, there’s been recent changes in the pain guidelines. So opiates are now I think, a six line medication. I think we’ve all been made cognizant of that more recently with a lot of the media, conversation, but really that should be the last case scenario and very rarely prescribed in my opinion. I’m a bit skeptical of physiotherapy in the immediate setting. I think it definitely has a course further down the track, but I think they’re better to get over their pain to a degree, short courses, so steroids, so prednisone alone, 50 milligrams for five or seven days then drop it down to 25 milligrams for again, five or seven days and stop. I pretty routinely offer a proton pp inhibitor, in conjunction with that. Cause it can upset the tmy obviously, and lifestyle modification as described, at this point in time.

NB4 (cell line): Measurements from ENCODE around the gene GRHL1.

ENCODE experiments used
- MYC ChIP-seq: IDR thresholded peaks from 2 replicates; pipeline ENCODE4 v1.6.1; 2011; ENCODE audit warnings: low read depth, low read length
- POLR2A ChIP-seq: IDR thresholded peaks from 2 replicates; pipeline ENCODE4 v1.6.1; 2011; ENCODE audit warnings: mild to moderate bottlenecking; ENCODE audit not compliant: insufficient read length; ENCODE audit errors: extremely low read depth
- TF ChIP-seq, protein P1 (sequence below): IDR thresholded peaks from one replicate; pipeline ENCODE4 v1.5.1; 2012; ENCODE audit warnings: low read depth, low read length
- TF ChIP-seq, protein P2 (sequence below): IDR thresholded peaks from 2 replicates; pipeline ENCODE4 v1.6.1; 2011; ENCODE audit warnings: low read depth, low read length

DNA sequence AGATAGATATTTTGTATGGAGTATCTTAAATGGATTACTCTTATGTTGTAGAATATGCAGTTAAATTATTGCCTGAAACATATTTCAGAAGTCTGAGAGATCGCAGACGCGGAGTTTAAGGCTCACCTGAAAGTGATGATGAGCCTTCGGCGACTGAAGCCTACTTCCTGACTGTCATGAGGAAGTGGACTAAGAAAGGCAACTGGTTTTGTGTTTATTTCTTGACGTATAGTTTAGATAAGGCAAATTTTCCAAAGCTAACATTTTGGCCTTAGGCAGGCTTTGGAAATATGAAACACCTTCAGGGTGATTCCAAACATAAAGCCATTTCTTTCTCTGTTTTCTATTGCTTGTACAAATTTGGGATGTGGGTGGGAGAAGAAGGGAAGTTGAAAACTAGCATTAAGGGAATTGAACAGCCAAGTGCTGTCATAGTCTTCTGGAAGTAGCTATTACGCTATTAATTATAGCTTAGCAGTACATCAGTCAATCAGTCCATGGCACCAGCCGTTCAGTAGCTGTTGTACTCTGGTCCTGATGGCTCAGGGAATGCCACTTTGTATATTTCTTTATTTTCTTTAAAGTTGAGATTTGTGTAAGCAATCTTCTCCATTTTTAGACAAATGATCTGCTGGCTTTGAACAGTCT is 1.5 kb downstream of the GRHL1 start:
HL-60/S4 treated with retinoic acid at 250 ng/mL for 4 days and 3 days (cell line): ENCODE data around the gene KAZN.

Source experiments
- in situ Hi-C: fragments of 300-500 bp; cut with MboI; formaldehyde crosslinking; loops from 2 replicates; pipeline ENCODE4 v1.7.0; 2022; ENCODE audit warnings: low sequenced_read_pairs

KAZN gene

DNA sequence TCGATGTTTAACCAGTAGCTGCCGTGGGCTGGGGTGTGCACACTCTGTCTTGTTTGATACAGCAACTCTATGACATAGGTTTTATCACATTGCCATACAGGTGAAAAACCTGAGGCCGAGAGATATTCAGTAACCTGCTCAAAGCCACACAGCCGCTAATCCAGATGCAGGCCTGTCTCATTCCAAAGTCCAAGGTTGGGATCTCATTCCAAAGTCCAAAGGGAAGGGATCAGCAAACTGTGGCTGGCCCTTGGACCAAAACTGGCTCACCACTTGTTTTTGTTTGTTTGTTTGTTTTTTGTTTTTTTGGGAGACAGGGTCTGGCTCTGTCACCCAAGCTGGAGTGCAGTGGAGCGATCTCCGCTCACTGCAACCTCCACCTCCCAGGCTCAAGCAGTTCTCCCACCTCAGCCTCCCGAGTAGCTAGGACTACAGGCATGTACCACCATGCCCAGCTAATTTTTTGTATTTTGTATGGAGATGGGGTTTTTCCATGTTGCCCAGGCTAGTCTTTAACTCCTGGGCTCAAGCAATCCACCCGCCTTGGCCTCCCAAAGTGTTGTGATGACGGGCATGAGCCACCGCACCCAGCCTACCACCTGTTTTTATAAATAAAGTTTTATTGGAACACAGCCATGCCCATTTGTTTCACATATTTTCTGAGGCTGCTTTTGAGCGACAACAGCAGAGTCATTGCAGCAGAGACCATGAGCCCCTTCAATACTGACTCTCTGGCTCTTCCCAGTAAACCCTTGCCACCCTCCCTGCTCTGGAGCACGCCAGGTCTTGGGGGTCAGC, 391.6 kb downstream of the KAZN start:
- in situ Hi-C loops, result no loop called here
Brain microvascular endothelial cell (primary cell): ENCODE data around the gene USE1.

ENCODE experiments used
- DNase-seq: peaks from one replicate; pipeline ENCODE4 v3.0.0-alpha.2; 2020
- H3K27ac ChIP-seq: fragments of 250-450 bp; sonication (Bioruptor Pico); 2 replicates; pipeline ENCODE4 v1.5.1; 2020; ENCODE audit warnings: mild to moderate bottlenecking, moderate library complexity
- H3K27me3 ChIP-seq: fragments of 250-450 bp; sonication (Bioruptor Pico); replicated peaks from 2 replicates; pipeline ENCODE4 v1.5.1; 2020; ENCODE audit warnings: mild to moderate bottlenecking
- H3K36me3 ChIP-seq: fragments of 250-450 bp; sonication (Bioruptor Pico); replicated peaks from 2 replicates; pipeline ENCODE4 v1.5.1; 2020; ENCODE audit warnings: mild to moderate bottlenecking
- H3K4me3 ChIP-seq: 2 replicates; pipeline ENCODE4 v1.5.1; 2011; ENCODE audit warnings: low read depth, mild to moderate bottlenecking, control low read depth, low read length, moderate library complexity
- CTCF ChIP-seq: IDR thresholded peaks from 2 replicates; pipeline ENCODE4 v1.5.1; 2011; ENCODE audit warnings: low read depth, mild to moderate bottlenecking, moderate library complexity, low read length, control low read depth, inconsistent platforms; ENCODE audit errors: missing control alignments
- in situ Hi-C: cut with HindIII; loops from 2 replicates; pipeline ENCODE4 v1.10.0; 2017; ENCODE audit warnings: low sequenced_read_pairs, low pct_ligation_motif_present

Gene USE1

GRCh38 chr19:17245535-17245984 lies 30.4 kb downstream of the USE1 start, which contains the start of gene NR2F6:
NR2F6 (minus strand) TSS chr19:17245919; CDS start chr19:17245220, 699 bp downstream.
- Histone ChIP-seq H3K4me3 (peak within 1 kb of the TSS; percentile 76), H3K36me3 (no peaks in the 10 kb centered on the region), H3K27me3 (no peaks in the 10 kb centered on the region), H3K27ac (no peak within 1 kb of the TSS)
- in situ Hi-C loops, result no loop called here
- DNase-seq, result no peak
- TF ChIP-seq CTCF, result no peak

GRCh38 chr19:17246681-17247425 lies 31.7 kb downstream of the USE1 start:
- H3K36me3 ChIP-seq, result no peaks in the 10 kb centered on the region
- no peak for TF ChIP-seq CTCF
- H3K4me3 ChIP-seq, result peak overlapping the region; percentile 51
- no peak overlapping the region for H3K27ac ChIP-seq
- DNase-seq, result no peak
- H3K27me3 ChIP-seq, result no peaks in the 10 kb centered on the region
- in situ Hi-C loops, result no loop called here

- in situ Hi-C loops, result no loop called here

And this is any of the prior red flags. I bother ordering a scan unless there’s overt weakness. 80% of people will fix themselves in 12 months. So that was the sport trial in the eighties. so, they did a trial looking at conservative management versus surgical management. And at 12 months, 80% of people, got better. Now they’re a bit more miserable at the start. so it doesn’t work for everyone, but certainly that’s the figure that I quite people, if it’s persisting, then you can try nerve root injections to be Frank. They have no long-term efficacy. I’ve stopped doing them. If I am happy that I know which nerve is involved, they will work. It’s typically anywhere from four hours to maybe a week, if you’re lucky, occasionally you’ll get the unicorn that goes longer. and again, there’s a lot of literature to back that up.